Is North Korea Another Flashpoint for Future Conflict?

On May 21, 2023, United States President Joe Biden, South Korean President Yoon Suk-yeol, and Japanese Prime Minister Fumio Kishida discussed trilateral cooperation projects on the sidelines of the G7 summit. One cooperation venture that was discussed was the confrontation of North Korea with regards to the alleged threat its nuclear weapons and missile systems pose to regional stability, per a White House statement.

“President Biden met today with Prime Minister Kishida Fumio of Japan and President Yoon Suk Yeol of the Republic of Korea in Hiroshima, Japan. He commended Prime Minister Kishida and President Yoon on their courageous work to improve their bilateral ties, noting that our trilateral partnership and the Indo-Pacific are stronger because of their efforts. The leaders discussed how to take their trilateral cooperation to new heights, including with new coordination in the face of the DPRK’s illicit nuclear and missile threats, on economic security, and on their respective Indo-Pacific Strategies,” the statement highlighted.

President Biden met with Prime Minister Kishida of Japan and President Yoon of the Republic of Korea to discuss how to take our trilateral cooperation to new heights – including on economic security and creating a free and open Indo-Pacific.

— The White House (@WhiteHouse) May 21, 2023

While most attention in East Asia is focused on the US vs. China rivalry, North Korea is one potential conflict zone that shouldn’t be overlooked. The Korean War (1950-1953) ended with the Korean Armistice Agreement being signed on July 27, 1953. This armistice ended all belligerent activity on the Korean peninsula, however it did not establish a decisive peaceful settlement to the conflict.

Since then, an uneasy peace has engulfed the Korean peninsula. In effect, the Korean peninsula has been in a frozen conflict state for nearly 70 years. Tensions have remained due to North Korea’s nuclear status.

According to several estimates, North Korea is believed to be in possession of roughly 40-50 warheads. The regime of Kim Il Sung (1948-1994) saw how the atomic bombings of Hiroshima and Nagasaki brought Imperial Japan to its knees, which prompted North Korean leadership to start creating a long-term plan to build nukes. The North Korean regime began accelerating this nuclear program in the late 1980s and early 1990s as it became clear that its Cold War relationships were beginning to fray due to the dissolution of the Soviet Union in 1991. In turn, such a development would create a security dilemma that necessitated the development of a nuclear program to defend North Korea’s sovereignty.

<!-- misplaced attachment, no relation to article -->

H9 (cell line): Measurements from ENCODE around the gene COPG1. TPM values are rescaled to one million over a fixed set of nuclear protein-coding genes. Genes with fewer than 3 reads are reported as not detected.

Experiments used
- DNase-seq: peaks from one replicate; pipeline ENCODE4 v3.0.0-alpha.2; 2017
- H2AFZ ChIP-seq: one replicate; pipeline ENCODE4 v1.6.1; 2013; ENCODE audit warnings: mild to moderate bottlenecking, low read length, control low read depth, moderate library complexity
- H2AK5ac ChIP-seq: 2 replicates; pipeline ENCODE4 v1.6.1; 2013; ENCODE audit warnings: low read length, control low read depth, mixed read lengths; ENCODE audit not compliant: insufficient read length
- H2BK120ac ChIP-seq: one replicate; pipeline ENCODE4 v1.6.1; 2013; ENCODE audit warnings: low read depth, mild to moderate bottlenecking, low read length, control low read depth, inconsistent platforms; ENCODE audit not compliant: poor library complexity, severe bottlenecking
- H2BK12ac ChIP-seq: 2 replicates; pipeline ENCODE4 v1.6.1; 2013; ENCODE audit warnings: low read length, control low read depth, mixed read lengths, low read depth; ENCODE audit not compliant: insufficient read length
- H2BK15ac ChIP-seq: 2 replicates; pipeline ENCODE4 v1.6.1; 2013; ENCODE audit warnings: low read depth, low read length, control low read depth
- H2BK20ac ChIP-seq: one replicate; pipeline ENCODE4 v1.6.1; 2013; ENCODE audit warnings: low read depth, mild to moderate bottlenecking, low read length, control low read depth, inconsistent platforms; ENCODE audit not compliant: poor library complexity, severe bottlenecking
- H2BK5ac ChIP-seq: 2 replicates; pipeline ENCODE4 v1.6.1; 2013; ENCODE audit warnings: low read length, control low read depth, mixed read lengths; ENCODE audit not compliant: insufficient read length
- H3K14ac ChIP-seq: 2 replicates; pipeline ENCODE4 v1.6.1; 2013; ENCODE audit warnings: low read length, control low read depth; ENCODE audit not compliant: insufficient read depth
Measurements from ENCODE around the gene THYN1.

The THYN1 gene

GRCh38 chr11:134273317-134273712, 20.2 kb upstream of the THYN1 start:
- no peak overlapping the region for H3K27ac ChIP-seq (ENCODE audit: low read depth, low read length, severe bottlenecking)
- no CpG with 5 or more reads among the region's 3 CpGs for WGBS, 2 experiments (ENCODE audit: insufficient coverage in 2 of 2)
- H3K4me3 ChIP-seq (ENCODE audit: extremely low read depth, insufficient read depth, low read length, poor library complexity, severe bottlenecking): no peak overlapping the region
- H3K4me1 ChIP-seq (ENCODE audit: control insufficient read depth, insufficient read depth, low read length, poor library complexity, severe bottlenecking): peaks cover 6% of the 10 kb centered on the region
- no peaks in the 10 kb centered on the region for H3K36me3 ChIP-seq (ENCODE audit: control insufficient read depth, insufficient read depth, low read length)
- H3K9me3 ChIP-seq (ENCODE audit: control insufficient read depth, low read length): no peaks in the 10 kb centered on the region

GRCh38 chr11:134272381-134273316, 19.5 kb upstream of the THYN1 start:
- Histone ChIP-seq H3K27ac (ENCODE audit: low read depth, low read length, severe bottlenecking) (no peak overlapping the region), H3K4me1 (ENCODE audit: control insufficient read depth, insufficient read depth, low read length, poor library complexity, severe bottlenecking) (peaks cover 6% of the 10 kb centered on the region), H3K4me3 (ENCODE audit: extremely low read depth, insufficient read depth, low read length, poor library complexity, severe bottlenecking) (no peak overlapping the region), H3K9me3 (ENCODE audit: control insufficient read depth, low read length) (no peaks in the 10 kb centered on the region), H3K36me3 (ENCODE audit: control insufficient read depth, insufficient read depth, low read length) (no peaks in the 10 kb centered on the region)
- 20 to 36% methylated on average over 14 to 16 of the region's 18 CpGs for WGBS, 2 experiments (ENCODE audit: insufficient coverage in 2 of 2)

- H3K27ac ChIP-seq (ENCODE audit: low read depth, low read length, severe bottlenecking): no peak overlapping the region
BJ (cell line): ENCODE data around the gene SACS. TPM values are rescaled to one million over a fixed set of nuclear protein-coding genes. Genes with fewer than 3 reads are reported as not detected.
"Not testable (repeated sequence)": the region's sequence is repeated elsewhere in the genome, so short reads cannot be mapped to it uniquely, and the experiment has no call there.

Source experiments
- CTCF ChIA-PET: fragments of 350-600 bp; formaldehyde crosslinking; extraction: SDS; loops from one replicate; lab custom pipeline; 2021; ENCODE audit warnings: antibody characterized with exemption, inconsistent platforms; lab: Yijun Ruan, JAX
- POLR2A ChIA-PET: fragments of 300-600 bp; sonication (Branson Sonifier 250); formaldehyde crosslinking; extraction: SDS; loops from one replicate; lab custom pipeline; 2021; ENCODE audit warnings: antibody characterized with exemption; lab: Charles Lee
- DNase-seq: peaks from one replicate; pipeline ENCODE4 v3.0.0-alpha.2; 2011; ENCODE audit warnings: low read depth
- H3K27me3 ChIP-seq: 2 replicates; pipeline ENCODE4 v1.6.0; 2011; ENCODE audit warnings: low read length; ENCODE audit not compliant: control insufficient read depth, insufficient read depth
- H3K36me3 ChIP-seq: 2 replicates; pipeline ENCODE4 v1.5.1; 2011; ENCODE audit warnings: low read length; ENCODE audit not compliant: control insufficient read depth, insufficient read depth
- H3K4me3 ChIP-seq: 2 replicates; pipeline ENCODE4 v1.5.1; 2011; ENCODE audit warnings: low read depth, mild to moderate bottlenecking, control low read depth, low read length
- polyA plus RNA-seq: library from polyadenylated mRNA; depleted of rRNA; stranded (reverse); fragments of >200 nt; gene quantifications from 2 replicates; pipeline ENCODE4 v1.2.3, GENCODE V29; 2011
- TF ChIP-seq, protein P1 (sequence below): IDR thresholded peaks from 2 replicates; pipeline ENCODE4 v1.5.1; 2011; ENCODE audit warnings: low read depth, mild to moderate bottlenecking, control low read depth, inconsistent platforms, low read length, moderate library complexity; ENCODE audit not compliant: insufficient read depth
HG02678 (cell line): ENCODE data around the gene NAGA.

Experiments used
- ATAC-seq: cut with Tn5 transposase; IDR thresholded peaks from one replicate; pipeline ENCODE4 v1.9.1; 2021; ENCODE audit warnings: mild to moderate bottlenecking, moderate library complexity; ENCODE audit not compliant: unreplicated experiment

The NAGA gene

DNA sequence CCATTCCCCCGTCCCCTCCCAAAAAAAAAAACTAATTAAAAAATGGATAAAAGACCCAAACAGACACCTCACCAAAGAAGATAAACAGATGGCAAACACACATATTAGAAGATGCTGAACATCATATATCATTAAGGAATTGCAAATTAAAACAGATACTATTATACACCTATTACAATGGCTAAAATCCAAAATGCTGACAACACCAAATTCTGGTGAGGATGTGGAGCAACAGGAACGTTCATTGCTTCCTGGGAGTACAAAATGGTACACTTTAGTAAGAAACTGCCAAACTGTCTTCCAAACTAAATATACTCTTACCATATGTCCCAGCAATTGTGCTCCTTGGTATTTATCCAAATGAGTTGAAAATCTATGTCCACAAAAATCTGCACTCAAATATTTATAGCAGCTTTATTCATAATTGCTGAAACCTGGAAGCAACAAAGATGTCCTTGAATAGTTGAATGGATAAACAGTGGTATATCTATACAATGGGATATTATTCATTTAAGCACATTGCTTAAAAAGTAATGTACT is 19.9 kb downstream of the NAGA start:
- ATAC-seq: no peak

Since then, North Korea has routinely conducted missile tests much to the consternation of its South Korean and Japanese neighbors and the US. Even China has been disturbed by the North Korean regime’s erratic behavior. Despite being North Korea’s largest trading partner, China halted the importation of coal, iron, iron ore, and seafood from North Korea in response to North Korea’s testing of an intercontinental ballistic missile that could reach Alaska back in 2017.

The South Korean and US militaries held a massive joint live fire exercise near the border with North Korea, despite the North’s warning that it won’t tolerate what it calls a hostile invasion rehearsal on its doorstep.

— RT (@RT_com) May 25, 2023

While China has been a solid strategic partner for the North Koreans, the relation between the two countries is a bit nuanced. For one, North Korea prefers being a hermit state that is not necessarily keen on cooperation. For example, the uncle of Kim Jong-Un, Jang Song Thaek was executed in 2013 after being accused of engaging in acts of treason. In this instance, Jang allegedly met with then-Chinese President Hu Jintao in August 2012 and hatched a plot to oust Kim Jong Un and replace him with his elder half-brother — a move that would have China’s support.

Despite the ups and downs of the North Korean-Chinese partnership, the two countries’ relations will likely tighten as the US pivots to Asia. The US’s grand strategy is animated by a universalist ethos that sees all politically deviant nations as potential targets for regime change that must be remade in the US’s increasingly dysfunctional image. Just like China, Iran, and Russia have all strengthened ties with each other in response to the US’s moves to contain them a similar dynamic will be in play in East Asia when the US ramps up its China containment efforts in the next few decades. When countries share a common enemy, especially one that could pose an existential threat to their sovereignty, any small differences the two countries share will be shelved for the time being.

Rest assured, China and North Korea will stand united against all efforts to destabilize the Korean peninsula.

The post Is North Korea Another Flashpoint for Future Conflict? first appeared on Geopolitics & Empire.

Share DeepPol